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Patellar Dislocation & Instability (Unstable Kneecap)

Patellar Dislocation & Instability (Unstable Kneecap)

OVERVIEW

Your kneecap (patella) is usually resting in a groove at the end of the thighbone (femur). When the knee bends and straightens, the patella moves straight up and down within the groove, similarly to a train running on a track. Sometimes, the patella slides too far to one side or the other. When this occurs, the patella can completely or partially dislocate.

When the patella slips out of place, whether a partial or complete dislocation, it typically causes pain and difficulty moving the knee. Even if the kneecap goes back into place by itself, it will still require treatment to relieve painful symptoms.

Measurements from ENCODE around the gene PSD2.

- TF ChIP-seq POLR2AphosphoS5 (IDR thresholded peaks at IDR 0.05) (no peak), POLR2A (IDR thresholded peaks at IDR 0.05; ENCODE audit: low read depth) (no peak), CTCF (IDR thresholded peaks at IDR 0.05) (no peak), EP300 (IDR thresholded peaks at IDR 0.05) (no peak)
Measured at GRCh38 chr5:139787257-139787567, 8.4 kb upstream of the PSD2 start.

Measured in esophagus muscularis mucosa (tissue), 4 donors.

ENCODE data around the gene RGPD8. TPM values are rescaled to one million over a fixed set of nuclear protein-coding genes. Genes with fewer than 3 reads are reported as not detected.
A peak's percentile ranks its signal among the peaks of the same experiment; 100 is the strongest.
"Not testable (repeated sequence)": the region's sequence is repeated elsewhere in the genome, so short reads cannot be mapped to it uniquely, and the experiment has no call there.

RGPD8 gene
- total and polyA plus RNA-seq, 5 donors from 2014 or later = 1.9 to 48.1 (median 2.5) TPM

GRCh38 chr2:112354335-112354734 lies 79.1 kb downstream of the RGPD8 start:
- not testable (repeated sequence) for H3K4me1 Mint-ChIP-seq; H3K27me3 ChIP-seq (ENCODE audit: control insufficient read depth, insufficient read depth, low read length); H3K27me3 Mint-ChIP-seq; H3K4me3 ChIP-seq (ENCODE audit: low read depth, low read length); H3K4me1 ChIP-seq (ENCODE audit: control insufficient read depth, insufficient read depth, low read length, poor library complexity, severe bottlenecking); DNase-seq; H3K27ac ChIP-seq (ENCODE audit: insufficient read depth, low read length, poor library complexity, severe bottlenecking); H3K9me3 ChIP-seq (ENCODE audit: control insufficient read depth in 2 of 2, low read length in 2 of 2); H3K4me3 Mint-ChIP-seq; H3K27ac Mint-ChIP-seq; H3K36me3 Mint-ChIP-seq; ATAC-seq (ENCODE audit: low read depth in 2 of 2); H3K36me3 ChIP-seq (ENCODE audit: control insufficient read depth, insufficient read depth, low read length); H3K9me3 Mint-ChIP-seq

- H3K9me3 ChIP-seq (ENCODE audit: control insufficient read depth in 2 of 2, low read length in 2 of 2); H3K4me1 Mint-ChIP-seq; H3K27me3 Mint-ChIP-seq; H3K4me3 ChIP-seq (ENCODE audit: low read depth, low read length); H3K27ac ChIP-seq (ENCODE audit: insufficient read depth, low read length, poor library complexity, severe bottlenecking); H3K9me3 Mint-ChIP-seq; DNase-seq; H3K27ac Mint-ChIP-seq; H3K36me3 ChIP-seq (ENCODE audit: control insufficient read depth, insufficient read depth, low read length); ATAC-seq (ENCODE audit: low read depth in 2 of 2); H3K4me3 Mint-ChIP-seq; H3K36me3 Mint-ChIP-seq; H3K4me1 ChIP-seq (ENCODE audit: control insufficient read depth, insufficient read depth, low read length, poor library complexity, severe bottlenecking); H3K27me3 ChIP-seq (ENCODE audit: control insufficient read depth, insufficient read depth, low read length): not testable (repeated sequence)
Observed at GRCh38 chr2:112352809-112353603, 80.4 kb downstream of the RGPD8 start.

Be sure to go to the doctor for a full examination, and be referred to an Orthopaedic Surgeon to identify any damage to the knee joint and surrounding soft tissues.  Patella dislocations can commonly cause fractures and loose bodies within the knee joint which may require removal.

Unfortunately patella dislocations may recur in up to 40% of cases.  It is very important to be investigated and managed appropriately to evaluate the cause of the dislocation and the best way to prevent it recurring.

(Above) Blue arrow indicates an area of cartilage damage.  Green arrow indicates normal cartilage on the underside of the patella.
(Left) The patella normally rests in a groove at the end of the femur called the trochlear groove. (Right) As you bend and straighten your knee, the patella slides up and down within the groove.
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